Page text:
Jad: How can we achieve the shiny-type effect?

That’s all vector, man. I started dissecting the type effects found on Metallica’s ‘Ride the Lightning’ cover, as well as ‘Painkiller’ by Judas Priest to see how they created that cool chrome effect. It was a lot of experimenting in Illustrator but it all came down to Offset Path, adding Clipping Masks and applying selective gradients. I’d like to say there is one way of achieving the effect every time, but every set of letters is different and the method varies from word to word. After the vectors are done, drop on some big lens flares and start your guitar solo. :)

Shiny Type

Improving and Inspiration

Jad: I saw your website’s design graveyard. Man, your designs have come a long way since your original sites. What are some things that you did to improve your skills?

“I never stopped working, it’s that simple.”

Even now when I look back at my earlier designs I can see what I was trying to accomplish, what I was inspired by, and what tools I was learning at the time. I cringe a lot when looking at my work from 10 years ago, but it’s all just a path that leads to something else. If I didn’t make that crumby looking angel thing, I wouldn’t have understood how layer masks work. All of those designs from the Graveyard are things I did on my own time, outside of my day job. I felt compelled to make something that was my own, away from clients and employers, which is why I kept trying as hard as I could to create things … anything really. Website designs, comic books, character designs, flyers. I just kept learning because I loved it.

Jad: Can you give us your main sources of inspiration?

I have a lot of art and design books onhand all the time to keep the inspiration flowing. I not only have books about Swiss poster design and Bauhaus, but also more traditional works by Roger Dean, Drew Struzan, Picasso, Norman Rockwell, Moebius, etc. I love looking at traditional works with design sensibility, and these guys used their hands to create, not a computer.

That said, I gain lots of inspiration from modern artists and designers such as Scott Hansen, Joshua Davis, Chuck Anderson, Aaron Draplin, Robert Hodgin and Mike Orduna.

Outside of specific artists, I get a full meal of inspiration everyday from websites such as Ffffound.com, Abduzeedo.com, Drawn.ca, The Canadian Design Resource and Surfstation.com.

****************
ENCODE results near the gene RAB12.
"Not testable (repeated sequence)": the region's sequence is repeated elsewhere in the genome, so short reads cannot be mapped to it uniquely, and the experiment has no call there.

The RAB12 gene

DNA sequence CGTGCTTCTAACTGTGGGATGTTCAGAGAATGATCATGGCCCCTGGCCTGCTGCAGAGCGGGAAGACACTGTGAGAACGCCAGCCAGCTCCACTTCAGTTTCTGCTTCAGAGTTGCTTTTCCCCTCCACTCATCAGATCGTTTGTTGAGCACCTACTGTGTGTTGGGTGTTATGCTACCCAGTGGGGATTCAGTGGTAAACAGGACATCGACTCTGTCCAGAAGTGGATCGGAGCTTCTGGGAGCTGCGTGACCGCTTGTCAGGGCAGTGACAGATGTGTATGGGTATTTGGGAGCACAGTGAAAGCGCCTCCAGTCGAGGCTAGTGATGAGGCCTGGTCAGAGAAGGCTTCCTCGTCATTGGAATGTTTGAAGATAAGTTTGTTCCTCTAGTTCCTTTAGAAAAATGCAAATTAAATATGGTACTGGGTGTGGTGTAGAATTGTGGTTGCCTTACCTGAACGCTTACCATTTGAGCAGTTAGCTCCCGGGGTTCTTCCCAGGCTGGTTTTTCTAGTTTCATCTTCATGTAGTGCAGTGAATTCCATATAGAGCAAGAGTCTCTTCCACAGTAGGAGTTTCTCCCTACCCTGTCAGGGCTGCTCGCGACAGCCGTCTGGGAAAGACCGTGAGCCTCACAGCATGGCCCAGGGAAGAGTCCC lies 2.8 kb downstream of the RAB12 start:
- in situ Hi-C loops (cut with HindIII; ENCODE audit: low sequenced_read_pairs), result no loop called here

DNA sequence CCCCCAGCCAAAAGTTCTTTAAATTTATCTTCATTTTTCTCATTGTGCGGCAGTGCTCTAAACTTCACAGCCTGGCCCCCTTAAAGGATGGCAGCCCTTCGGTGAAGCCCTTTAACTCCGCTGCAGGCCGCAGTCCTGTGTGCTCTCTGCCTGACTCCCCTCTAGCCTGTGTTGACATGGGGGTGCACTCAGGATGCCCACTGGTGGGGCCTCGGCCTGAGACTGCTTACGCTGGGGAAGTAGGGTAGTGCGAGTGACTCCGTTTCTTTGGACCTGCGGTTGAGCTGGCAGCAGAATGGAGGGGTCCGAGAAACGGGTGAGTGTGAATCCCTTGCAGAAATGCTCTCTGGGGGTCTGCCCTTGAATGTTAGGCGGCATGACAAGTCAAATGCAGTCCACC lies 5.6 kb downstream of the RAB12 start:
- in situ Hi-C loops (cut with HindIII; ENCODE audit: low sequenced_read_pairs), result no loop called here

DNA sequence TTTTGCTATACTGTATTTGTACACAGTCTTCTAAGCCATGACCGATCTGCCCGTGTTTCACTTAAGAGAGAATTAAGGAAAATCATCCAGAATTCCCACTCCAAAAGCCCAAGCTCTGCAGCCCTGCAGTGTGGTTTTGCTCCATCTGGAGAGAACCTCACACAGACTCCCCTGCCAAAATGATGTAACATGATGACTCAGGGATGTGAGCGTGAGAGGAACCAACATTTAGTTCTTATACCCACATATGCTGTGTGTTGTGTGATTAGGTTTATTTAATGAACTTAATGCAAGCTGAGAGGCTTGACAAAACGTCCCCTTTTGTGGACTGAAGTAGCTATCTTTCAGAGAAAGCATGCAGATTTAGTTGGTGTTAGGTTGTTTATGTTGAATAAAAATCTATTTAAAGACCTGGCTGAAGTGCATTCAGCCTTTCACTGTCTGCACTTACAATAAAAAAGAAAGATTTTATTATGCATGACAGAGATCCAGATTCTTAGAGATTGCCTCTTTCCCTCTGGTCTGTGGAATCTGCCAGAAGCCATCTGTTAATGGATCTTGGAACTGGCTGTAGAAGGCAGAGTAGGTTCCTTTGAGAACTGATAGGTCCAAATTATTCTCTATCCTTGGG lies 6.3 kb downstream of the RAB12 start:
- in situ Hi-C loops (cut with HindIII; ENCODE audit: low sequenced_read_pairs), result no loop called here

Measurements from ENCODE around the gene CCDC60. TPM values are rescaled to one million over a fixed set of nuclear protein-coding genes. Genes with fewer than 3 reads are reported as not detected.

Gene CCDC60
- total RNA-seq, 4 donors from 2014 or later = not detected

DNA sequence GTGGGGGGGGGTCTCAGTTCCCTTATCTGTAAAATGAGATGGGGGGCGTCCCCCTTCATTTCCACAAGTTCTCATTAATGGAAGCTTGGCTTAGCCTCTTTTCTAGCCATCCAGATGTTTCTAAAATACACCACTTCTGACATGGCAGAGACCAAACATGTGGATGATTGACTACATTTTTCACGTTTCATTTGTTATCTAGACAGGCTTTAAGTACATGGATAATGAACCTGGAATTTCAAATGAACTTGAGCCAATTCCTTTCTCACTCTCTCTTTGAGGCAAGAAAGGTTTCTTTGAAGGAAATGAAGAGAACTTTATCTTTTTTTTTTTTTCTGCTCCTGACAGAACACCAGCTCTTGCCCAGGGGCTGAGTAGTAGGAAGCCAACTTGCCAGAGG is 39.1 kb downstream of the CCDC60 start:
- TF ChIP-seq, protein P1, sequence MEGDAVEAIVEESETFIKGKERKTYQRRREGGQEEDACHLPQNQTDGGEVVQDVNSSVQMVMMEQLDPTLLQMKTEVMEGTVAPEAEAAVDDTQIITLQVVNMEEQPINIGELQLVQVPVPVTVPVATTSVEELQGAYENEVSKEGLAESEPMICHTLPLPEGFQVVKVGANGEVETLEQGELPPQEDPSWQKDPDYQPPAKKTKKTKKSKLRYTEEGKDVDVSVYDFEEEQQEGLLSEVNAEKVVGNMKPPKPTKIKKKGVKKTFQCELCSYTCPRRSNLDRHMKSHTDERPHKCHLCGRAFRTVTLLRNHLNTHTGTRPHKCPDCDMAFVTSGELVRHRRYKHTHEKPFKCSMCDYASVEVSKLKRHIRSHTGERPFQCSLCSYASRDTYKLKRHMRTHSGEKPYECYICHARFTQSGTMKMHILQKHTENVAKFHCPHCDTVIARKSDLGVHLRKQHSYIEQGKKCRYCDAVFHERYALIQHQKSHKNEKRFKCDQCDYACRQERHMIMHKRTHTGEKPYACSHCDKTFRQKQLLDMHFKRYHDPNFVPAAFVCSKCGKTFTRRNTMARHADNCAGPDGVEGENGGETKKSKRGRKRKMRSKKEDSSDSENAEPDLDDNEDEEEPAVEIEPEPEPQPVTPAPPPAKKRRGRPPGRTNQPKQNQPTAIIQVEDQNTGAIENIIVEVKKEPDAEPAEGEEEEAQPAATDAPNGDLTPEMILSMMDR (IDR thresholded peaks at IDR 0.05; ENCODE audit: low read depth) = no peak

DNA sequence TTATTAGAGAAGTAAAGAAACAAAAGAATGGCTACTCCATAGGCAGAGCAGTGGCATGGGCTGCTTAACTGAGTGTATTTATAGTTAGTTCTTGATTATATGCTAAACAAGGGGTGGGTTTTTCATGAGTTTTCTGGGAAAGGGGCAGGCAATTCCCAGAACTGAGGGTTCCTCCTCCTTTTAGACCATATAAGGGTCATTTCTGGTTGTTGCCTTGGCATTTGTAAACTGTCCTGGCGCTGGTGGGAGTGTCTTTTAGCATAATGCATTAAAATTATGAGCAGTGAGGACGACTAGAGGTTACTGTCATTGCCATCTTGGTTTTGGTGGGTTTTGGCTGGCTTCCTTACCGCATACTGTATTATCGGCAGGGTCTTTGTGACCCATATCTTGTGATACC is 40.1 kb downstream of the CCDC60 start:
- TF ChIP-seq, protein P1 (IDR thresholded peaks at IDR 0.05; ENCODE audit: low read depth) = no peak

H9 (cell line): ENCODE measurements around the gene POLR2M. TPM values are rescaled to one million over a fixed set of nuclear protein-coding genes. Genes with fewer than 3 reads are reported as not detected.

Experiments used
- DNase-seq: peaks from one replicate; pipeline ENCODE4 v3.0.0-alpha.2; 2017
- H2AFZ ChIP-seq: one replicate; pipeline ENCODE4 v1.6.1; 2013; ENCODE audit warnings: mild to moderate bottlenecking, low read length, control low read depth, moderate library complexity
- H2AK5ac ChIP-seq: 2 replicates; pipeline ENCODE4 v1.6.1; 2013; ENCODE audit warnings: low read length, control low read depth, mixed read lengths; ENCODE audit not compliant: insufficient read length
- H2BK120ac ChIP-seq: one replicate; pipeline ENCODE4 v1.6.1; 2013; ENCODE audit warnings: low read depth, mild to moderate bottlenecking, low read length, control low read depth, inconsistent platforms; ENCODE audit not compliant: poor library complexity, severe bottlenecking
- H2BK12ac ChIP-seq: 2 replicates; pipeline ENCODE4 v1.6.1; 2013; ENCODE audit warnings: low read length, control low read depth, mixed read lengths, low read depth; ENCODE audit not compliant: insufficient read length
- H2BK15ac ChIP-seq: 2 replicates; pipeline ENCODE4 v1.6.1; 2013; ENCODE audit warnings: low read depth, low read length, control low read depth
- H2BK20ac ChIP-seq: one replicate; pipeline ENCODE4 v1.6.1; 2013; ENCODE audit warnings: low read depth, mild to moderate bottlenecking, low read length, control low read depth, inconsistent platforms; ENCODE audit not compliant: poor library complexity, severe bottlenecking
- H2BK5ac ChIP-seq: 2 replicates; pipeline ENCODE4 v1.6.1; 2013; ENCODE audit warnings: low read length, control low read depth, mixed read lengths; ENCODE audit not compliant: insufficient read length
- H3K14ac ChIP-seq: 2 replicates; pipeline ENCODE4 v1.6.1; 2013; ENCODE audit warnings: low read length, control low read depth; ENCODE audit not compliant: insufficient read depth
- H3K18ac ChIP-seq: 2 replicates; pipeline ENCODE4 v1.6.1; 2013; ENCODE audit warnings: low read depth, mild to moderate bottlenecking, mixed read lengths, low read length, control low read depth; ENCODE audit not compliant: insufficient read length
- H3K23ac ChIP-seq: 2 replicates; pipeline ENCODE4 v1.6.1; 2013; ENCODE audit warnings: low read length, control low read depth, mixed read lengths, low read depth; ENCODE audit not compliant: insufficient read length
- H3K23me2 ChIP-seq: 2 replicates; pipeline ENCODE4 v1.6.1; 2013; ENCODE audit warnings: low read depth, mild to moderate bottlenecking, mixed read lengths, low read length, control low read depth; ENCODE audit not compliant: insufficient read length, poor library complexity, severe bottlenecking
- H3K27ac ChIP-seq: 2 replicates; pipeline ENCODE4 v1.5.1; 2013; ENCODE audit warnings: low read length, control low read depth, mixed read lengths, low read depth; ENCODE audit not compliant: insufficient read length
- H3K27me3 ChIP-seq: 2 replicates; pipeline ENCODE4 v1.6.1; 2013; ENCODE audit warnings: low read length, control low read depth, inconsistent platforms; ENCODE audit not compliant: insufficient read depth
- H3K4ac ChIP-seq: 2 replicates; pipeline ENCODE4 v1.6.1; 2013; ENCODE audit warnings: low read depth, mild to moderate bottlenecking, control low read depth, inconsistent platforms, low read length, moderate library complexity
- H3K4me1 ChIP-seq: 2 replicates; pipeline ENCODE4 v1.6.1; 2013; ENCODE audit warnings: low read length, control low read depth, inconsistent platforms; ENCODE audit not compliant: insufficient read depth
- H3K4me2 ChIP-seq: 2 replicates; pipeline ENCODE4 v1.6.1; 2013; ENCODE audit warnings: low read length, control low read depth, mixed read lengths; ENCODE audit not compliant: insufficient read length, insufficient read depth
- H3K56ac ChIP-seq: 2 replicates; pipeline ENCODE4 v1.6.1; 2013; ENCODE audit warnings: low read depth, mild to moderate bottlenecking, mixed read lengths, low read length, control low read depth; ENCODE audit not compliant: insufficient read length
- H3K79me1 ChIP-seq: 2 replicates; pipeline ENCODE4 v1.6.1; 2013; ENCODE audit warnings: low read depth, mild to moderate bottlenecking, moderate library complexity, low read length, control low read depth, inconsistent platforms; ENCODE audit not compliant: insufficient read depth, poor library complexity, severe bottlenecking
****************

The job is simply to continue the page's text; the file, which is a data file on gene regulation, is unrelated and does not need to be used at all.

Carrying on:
Jad: Looking at so many different designs and websites every day, how do you keep yourself from becoming a copy-cat?
“I proudly wear my inspirations on my sleeve.”

If I create a poster inspired by the work of others I’ll talk about it on my website and provide links or images to tell the story. When it comes to any given poster, the idea is the at the epicenter. When I’m coming up with the overall idea or message I want to put into my work, I stay away from inspiration so I can get an original concept free from influence. This way it’s more personal. Style is one thing, but ideas are what sets us all apart as artists.

Jad: In closing, any last words of advice for those designers who are aspiring to be a the level where you are at?

Never stop! If you love what you do, never stop creating things as you will only get better. Make things for yourself, think about what makes you happy and why you enjoy them and use that creatively. Don’t bide your time waiting for a client to come along in order to create something, just do it yourself and things will happen. In short, never stop creating. Work hard!

Signalnoise

The Work of James White

James White is an amazing designer. Not only is his work quality, but he also has a large quantity of finshed work. Here are just a few of the many wonderful designs that James has done over the years. By the way, every single design that James creates is definitely breathtaking and you can definitely tells that he gives it his best. You can also see more of his work on his Flickr.

Signalnoise

Signalnoise

Signalnoise

Signalnoise

Signalnoise

Signalnoise

Signalnoise

Signalnoise

Conclusion

Again, I just want to say thanks to James for doing this interview. I really appreciate the fact that he took time from his busy schedule to give detailed, well thought out answers to the interview questions. Personally, I have learned so much from the interview and it has also inspired me to create and design better things.